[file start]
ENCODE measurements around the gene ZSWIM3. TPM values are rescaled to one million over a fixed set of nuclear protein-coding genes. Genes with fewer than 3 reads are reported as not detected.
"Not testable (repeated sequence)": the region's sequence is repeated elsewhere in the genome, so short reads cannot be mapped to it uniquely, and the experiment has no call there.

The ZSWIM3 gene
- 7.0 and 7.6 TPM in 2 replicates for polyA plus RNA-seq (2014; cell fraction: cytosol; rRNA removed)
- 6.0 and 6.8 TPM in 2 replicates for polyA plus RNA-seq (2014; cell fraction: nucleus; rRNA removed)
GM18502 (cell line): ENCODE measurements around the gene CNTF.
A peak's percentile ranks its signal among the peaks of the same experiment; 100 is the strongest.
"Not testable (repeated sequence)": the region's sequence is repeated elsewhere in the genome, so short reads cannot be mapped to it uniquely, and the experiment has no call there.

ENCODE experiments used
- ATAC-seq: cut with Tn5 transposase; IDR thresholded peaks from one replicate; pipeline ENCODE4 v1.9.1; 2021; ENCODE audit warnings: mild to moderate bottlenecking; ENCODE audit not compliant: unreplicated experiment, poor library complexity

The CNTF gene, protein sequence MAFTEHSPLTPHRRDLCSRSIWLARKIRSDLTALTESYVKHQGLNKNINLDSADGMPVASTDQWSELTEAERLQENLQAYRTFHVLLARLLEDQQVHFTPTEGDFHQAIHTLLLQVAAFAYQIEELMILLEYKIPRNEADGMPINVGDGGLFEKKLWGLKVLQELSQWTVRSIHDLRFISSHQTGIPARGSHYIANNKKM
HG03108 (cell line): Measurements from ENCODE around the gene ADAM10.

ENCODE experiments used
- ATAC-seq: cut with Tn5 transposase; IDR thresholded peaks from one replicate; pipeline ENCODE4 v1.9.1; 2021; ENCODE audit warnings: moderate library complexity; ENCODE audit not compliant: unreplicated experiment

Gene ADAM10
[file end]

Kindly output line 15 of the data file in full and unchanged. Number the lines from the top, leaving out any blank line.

Gene ADAM10